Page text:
Tiger Woods' slump is nothing compared to the trouble his beloved sport is facing.

The Wall Street Journal reports golf may be losing up to one million participants a year in America.

Back when Tiger was making PGA Tour wins look easy, the golf industry boomed. But as Ernie Harwell, the late, great voice of the Detroit Tigers might have said, those days are long gone.

Two million jobs in the United States are golf-related. The Journal reports that during last month's big trade show in Orlando, Fla., a number of solutions were tossed around to fix the lousy numbers.

PGA of America believes it needs to add more underserved golfers such as women and minorities.

Glen Nager, U.S. Golf Association's new president, asked for golf to become more accessible to the masses. The incoming president wants to make golf more affordable, more enjoyable to play, and more welcoming without fundamentally changing the game.

The USGA and PGA have co-sponsored the Tee It Forward initiative, which is basically an attempt to make golf a simpler game for beginning players. No breathtaking changes have been made yet, but they could be coming soon.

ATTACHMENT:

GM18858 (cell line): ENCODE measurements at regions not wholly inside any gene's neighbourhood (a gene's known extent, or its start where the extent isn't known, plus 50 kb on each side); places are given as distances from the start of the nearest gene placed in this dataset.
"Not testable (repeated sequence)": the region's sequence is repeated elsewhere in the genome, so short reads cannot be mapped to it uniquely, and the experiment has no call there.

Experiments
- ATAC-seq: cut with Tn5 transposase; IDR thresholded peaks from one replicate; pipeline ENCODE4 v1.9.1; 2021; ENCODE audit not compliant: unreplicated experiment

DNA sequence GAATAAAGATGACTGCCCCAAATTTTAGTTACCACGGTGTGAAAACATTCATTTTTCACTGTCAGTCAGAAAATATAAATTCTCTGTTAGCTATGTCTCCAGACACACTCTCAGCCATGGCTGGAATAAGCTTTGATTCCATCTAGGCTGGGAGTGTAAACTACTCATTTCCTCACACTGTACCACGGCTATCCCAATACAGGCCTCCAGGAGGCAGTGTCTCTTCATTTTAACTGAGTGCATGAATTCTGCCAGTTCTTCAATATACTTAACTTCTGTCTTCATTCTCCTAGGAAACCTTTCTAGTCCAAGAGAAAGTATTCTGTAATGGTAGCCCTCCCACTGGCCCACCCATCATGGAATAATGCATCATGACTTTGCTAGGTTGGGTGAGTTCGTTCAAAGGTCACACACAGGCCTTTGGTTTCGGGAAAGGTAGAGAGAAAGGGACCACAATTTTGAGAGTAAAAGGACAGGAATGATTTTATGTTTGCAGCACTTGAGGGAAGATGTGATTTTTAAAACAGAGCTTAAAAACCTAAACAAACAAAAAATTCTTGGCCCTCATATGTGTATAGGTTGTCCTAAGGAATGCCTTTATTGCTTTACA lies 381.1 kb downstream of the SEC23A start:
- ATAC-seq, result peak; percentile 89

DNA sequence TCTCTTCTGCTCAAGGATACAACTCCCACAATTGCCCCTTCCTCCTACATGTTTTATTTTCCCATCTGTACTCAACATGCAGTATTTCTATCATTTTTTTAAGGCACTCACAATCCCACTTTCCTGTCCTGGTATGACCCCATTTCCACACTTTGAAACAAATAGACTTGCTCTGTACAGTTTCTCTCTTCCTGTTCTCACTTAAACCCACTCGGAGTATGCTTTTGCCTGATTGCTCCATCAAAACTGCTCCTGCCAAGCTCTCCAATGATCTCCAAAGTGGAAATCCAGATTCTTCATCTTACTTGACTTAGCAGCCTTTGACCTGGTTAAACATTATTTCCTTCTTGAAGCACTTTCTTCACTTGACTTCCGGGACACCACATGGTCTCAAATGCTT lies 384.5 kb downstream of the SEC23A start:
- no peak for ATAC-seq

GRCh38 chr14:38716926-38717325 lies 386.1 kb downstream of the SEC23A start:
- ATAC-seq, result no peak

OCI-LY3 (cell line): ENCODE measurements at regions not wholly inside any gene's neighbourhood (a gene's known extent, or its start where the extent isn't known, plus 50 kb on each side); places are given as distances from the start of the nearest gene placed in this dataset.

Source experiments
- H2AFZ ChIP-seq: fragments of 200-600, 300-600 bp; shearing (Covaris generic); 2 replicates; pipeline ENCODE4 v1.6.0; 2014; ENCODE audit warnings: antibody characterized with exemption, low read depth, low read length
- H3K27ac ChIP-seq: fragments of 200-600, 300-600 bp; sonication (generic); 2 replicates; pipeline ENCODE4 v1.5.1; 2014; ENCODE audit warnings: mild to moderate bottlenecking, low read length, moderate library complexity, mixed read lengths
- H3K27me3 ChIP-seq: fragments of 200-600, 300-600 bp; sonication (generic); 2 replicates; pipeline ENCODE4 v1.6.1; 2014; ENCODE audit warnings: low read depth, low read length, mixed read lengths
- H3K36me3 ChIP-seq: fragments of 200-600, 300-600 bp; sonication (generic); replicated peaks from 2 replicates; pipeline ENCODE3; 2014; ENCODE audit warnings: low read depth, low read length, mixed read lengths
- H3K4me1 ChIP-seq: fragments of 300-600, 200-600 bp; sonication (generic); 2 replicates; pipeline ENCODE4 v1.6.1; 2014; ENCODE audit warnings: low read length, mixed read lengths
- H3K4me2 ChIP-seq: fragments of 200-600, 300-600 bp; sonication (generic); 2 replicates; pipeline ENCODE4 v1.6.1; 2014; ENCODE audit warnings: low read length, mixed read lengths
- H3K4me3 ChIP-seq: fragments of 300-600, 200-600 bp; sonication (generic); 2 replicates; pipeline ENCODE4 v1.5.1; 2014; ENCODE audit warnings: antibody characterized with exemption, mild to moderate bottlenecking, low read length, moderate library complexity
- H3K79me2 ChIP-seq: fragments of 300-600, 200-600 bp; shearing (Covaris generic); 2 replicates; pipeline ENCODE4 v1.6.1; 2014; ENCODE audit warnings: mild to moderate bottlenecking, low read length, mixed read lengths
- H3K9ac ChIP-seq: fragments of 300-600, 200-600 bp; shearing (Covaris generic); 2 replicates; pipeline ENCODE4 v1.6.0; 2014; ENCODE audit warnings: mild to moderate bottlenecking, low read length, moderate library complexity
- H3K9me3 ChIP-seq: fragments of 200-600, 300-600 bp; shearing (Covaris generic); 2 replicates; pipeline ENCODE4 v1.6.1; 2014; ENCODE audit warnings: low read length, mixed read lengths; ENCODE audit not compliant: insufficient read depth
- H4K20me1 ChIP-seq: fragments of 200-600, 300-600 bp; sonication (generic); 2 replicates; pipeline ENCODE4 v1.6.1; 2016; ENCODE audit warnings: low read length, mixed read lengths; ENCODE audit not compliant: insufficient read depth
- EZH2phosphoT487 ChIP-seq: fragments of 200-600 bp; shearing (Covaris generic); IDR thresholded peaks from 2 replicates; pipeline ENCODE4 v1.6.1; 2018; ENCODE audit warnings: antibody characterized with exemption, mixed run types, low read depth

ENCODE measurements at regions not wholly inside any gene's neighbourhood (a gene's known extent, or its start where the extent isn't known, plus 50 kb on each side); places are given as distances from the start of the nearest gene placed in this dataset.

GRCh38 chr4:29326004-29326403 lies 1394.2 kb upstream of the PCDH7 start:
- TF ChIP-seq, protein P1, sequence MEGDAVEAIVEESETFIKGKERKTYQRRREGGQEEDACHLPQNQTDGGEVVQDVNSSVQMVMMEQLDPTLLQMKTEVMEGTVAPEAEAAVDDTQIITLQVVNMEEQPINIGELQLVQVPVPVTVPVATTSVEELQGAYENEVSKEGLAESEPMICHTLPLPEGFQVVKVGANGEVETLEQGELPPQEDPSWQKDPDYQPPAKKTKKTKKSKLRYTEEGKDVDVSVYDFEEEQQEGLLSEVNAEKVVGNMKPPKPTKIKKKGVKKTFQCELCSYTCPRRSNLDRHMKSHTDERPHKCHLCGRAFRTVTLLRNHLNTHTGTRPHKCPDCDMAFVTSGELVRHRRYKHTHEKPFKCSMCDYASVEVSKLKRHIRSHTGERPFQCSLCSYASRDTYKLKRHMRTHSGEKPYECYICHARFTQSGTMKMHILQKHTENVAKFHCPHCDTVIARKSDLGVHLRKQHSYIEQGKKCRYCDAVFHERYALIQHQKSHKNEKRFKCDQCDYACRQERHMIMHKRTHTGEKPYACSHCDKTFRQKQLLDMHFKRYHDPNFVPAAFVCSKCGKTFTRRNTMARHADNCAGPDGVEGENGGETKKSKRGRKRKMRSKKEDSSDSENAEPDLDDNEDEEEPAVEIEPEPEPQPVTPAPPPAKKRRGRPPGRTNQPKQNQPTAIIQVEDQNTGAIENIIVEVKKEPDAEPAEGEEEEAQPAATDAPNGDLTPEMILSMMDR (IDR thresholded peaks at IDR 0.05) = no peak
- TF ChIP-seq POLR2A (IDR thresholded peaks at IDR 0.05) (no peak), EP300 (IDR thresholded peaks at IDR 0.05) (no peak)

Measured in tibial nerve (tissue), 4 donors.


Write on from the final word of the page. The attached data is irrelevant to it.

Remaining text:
Follow us on Facebook and Twitter to read them first!

A few more radical ideas have been thrown around to help bring in new golfers, including:

Doubling the size of the hole.
• Different rules for players who want a quicker game and aren't as talented.
• Adding two types of balls -- one that flies farther for longer courses and a ball designed for shorter courses.
• Legalizing clubs and balls to make golf easier.

Despite the setback, the PGA Tour has some eye-popping goals for its future. It plans to expanded golf's base from 26 million players today all the way up to 40 million golfers by 2020.

Popular Stories On ThePostGame:
-- From Unknown To Phenom In 3 Games: Harvard Grad Jeremy Lin Saves The New York Knicks
-- White Star, Black School: Landon Clement Is The Face Of Upstart North Carolina Central
-- Still Scarred By Two Wars, American Hero Daniel Rodriguez Chases His Football Dream
-- Oil Can Boyd, 1980s Red Sox Pitching Star, Admits Using Cocaine During Career

Story continues below